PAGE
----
New Jersey might lose one of its thirteen House seats after the 2010 census is completed; new districts will be drawn by a bi-partisan six-member commission in time for the 2012 elections. The Democratic and Republican State Chairs will each appoint two members, and the Senate President, the Senate Minority Leader, the Assembly Speaker, and the Assembly Minority Leader will each appoint two members. Several legal experts told PolitickerNJ.com that Senate President Richard Codey (D-Roseland) could appoint two congressional redistricting commissioners before the end of his current term. The law requires members of the congressional redistricting commission to be appointed by June 15, 2011, but does not specific how early an appointment could be made. Sources close to Codey would not say if this is something the Essex County Democrat might consider.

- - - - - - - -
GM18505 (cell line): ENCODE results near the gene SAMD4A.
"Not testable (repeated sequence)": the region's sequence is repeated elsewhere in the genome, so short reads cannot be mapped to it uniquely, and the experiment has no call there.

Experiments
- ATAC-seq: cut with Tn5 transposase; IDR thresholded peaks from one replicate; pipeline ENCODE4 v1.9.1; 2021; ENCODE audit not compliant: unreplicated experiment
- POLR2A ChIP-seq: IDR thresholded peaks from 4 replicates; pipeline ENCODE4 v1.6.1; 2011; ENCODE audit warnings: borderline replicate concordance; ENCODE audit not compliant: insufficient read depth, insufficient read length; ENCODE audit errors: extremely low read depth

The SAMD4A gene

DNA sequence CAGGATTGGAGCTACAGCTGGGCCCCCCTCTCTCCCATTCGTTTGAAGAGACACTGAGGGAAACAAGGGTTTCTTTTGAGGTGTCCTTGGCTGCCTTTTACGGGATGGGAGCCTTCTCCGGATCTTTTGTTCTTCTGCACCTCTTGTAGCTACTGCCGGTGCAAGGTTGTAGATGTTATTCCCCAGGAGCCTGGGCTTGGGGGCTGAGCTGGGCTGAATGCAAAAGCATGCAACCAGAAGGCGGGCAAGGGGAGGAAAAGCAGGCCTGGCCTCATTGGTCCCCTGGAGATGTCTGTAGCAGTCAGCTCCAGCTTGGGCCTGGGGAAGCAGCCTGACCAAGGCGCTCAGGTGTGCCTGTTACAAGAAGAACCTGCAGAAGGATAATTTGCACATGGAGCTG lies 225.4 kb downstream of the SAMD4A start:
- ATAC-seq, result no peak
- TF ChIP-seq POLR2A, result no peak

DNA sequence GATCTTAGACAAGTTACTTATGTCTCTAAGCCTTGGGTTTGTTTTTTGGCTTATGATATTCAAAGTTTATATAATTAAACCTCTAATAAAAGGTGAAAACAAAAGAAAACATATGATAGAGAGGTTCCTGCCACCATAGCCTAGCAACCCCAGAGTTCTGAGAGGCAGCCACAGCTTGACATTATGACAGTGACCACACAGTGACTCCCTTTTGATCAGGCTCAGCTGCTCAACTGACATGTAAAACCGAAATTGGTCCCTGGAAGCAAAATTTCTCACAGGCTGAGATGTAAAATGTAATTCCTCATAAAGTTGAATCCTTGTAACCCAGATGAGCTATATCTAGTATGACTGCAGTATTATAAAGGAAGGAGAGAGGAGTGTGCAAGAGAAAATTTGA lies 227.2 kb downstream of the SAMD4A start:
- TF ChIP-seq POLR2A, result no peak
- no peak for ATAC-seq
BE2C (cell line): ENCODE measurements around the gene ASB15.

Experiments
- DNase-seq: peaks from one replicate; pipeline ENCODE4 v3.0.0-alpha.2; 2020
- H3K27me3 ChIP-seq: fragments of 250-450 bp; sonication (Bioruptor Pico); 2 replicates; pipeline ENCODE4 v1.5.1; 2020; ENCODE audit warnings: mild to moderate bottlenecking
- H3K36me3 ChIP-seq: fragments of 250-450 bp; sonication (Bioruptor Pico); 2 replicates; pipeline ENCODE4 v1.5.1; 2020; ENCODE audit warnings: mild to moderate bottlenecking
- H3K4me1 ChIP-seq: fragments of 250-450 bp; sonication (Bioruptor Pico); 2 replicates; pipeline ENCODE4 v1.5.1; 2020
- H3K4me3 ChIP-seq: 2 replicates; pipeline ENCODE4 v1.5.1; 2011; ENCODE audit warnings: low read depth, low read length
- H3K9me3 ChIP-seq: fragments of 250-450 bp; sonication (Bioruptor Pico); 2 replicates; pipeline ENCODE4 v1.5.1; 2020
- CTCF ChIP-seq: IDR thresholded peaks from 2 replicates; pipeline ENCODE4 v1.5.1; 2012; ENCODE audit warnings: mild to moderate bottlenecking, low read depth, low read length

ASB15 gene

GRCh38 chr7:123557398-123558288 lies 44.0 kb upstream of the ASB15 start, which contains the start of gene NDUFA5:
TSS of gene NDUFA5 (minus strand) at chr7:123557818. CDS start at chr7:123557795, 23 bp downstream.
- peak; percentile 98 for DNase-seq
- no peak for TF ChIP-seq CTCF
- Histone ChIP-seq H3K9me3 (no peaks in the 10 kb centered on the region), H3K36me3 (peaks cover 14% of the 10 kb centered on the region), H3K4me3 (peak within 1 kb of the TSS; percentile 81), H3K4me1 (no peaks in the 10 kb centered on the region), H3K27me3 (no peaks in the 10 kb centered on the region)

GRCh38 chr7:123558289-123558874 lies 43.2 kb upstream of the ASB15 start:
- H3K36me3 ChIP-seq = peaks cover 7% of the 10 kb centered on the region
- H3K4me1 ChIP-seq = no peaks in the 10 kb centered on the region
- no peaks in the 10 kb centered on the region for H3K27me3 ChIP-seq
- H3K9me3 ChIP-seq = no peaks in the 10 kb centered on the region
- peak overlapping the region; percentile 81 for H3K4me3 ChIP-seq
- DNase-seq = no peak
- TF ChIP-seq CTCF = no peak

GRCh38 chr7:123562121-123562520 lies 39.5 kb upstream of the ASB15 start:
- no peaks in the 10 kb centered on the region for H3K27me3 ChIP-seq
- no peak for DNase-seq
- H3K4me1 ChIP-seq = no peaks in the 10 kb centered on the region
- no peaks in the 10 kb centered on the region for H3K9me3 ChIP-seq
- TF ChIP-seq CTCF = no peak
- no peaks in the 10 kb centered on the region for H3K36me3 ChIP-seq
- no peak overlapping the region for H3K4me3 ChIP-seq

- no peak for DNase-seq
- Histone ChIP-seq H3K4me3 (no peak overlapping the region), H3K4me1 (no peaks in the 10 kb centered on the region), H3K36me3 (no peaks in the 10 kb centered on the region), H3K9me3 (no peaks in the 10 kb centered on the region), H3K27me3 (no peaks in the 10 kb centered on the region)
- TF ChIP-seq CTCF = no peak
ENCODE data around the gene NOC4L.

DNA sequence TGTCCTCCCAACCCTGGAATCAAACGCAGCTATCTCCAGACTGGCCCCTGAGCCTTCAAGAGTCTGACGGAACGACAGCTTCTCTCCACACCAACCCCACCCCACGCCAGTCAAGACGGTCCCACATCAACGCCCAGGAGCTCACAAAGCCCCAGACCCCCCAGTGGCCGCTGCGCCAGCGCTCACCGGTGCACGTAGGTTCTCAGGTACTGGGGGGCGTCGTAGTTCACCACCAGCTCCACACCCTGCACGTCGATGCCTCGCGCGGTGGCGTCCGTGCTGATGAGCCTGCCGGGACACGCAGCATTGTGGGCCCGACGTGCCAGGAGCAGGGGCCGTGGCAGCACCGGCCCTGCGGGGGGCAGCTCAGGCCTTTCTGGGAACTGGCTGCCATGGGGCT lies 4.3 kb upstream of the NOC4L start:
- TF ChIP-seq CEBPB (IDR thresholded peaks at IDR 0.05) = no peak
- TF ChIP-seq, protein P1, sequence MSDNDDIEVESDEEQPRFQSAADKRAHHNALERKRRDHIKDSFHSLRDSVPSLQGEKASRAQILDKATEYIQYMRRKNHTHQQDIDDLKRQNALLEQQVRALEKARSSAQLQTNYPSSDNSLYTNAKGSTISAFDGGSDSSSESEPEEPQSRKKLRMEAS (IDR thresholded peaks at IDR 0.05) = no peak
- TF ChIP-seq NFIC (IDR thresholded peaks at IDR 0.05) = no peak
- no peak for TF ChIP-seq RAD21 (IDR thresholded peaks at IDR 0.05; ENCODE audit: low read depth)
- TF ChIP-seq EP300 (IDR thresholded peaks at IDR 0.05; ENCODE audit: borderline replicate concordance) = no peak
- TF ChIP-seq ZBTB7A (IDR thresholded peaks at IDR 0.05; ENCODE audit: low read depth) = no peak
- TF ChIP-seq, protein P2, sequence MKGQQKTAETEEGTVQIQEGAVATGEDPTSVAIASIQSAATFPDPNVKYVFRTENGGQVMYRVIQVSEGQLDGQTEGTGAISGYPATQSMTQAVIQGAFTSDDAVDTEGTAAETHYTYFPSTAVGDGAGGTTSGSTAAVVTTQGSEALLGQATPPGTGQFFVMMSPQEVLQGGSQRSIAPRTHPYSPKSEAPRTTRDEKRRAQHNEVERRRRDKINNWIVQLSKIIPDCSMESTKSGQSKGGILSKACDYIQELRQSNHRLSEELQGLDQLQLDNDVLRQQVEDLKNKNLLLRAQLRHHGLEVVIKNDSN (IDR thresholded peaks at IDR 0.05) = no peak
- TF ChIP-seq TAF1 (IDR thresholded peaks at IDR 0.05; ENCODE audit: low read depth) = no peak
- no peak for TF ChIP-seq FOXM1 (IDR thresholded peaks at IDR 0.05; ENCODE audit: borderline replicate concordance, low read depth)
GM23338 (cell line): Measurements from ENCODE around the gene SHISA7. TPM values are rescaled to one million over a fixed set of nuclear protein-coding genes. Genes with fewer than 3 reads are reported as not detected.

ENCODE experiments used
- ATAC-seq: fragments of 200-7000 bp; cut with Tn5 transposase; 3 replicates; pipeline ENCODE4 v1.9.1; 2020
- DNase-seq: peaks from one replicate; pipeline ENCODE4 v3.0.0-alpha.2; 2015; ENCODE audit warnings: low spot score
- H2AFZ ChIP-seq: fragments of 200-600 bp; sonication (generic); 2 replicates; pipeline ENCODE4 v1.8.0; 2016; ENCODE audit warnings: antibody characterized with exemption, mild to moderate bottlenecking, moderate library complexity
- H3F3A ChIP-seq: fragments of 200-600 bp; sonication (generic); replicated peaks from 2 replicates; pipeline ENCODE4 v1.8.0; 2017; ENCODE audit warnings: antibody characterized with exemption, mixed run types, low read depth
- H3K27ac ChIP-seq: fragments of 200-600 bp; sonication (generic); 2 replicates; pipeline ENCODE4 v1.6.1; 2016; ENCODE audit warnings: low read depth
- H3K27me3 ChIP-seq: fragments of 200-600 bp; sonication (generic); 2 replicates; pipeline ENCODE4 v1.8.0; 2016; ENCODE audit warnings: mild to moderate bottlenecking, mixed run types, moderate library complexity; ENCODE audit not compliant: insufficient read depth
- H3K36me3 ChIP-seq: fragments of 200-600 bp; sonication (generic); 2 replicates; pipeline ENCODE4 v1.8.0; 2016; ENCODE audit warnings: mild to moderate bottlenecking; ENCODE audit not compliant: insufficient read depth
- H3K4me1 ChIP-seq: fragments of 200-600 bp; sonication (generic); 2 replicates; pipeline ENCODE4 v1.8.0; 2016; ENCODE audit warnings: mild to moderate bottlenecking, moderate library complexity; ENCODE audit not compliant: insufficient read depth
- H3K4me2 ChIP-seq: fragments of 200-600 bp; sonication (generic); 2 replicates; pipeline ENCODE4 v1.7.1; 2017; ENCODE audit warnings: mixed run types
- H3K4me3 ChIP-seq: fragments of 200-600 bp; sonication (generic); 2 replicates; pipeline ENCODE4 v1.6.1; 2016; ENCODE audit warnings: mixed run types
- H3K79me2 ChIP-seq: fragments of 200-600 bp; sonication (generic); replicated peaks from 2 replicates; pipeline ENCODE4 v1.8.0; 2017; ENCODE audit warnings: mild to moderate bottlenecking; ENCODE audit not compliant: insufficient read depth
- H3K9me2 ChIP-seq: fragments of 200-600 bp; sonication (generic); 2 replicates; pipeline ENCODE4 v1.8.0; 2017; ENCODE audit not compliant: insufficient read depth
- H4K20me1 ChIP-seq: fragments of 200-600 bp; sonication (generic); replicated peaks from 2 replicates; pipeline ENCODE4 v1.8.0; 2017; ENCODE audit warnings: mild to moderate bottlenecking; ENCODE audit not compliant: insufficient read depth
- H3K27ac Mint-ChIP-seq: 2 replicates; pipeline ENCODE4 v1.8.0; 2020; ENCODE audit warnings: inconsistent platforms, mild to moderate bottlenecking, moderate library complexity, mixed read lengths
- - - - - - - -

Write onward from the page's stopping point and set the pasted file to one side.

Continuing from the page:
If Codey does this, watch Stephen Sweeney head right to court. But there is some precedent here: Kathleen Donovan appointed the Republican members of the legislative redistricting commission in 1990, just before Bob Franks defeated him in a contested race for GOP State Chair.
One Republican leader suggested that Codey could save his job if a deal with GOP Senators included Republican control of congressional redistricting. That scenario is highly unlikely, although even the mere possibility of such an accord would have to frighten several Democratic Congressman.